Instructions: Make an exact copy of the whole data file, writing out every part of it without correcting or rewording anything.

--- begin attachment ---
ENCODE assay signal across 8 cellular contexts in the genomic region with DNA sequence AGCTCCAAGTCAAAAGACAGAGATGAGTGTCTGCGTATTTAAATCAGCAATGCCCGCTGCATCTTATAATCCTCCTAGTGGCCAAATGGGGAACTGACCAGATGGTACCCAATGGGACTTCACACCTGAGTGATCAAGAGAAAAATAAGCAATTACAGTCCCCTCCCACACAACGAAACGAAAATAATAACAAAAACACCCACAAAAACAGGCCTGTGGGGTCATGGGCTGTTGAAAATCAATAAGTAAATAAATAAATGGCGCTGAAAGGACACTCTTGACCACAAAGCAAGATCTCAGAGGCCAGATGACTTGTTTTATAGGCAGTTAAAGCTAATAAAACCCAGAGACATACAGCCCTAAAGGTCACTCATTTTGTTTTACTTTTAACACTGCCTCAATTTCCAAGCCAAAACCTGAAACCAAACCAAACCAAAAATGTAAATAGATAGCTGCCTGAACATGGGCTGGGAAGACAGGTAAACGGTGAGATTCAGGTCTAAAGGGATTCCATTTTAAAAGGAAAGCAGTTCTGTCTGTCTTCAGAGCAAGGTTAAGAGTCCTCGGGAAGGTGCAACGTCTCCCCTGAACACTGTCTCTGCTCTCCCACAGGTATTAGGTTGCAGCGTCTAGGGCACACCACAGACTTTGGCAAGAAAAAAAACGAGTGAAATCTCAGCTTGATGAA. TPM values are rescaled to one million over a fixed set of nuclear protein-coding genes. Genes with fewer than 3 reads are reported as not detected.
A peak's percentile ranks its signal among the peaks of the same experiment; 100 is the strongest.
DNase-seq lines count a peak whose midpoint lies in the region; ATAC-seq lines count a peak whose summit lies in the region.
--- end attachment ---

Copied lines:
ENCODE assay signal across 8 cellular contexts in the genomic region with DNA sequence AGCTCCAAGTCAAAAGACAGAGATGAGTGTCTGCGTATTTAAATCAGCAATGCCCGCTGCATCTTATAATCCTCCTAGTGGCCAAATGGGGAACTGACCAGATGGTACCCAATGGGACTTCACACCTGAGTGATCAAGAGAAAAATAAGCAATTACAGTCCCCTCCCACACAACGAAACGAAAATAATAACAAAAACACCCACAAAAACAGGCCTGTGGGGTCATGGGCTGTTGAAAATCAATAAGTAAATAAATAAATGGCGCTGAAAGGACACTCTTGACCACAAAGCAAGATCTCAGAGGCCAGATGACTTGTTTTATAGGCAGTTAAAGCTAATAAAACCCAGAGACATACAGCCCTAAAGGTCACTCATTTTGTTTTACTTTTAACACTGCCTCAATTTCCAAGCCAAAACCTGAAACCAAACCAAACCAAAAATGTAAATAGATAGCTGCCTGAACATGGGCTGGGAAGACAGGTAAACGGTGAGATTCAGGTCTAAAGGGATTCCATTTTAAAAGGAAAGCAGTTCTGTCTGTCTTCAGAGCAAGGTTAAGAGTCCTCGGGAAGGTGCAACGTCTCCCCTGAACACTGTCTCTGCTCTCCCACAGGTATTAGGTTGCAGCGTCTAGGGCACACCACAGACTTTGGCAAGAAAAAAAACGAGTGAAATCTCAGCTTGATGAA. TPM values are rescaled to one million over a fixed set of nuclear protein-coding genes. Genes with fewer than 3 reads are reported as not detected.
A peak's percentile ranks its signal among the peaks of the same experiment; 100 is the strongest.
DNase-seq lines count a peak whose midpoint lies in the region; ATAC-seq lines count a peak whose summit lies in the region.